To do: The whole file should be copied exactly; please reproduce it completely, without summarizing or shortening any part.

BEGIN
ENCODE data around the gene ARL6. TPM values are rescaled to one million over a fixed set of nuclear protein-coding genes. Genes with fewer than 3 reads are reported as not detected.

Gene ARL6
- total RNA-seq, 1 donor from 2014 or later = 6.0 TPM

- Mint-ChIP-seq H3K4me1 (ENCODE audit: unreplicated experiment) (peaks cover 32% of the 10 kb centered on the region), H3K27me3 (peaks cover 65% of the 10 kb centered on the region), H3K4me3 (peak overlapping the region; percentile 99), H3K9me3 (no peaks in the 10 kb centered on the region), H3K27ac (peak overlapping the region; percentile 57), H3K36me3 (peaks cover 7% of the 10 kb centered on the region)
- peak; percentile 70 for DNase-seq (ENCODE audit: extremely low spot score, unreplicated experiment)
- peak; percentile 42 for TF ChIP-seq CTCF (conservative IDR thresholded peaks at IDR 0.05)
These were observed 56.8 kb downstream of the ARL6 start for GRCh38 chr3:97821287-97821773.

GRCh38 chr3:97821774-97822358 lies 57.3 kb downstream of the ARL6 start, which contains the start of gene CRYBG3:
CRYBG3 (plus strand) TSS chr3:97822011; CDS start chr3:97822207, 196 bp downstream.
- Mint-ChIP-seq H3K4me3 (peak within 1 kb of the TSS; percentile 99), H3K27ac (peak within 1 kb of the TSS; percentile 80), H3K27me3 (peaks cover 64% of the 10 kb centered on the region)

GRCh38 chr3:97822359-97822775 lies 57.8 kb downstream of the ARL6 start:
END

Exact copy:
ENCODE data around the gene ARL6. TPM values are rescaled to one million over a fixed set of nuclear protein-coding genes. Genes with fewer than 3 reads are reported as not detected.

Gene ARL6
- total RNA-seq, 1 donor from 2014 or later = 6.0 TPM

- Mint-ChIP-seq H3K4me1 (ENCODE audit: unreplicated experiment) (peaks cover 32% of the 10 kb centered on the region), H3K27me3 (peaks cover 65% of the 10 kb centered on the region), H3K4me3 (peak overlapping the region; percentile 99), H3K9me3 (no peaks in the 10 kb centered on the region), H3K27ac (peak overlapping the region; percentile 57), H3K36me3 (peaks cover 7% of the 10 kb centered on the region)
- peak; percentile 70 for DNase-seq (ENCODE audit: extremely low spot score, unreplicated experiment)
- peak; percentile 42 for TF ChIP-seq CTCF (conservative IDR thresholded peaks at IDR 0.05)
These were observed 56.8 kb downstream of the ARL6 start for GRCh38 chr3:97821287-97821773.

GRCh38 chr3:97821774-97822358 lies 57.3 kb downstream of the ARL6 start, which contains the start of gene CRYBG3:
CRYBG3 (plus strand) TSS chr3:97822011; CDS start chr3:97822207, 196 bp downstream.
- Mint-ChIP-seq H3K4me3 (peak within 1 kb of the TSS; percentile 99), H3K27ac (peak within 1 kb of the TSS; percentile 80), H3K27me3 (peaks cover 64% of the 10 kb centered on the region)

GRCh38 chr3:97822359-97822775 lies 57.8 kb downstream of the ARL6 start: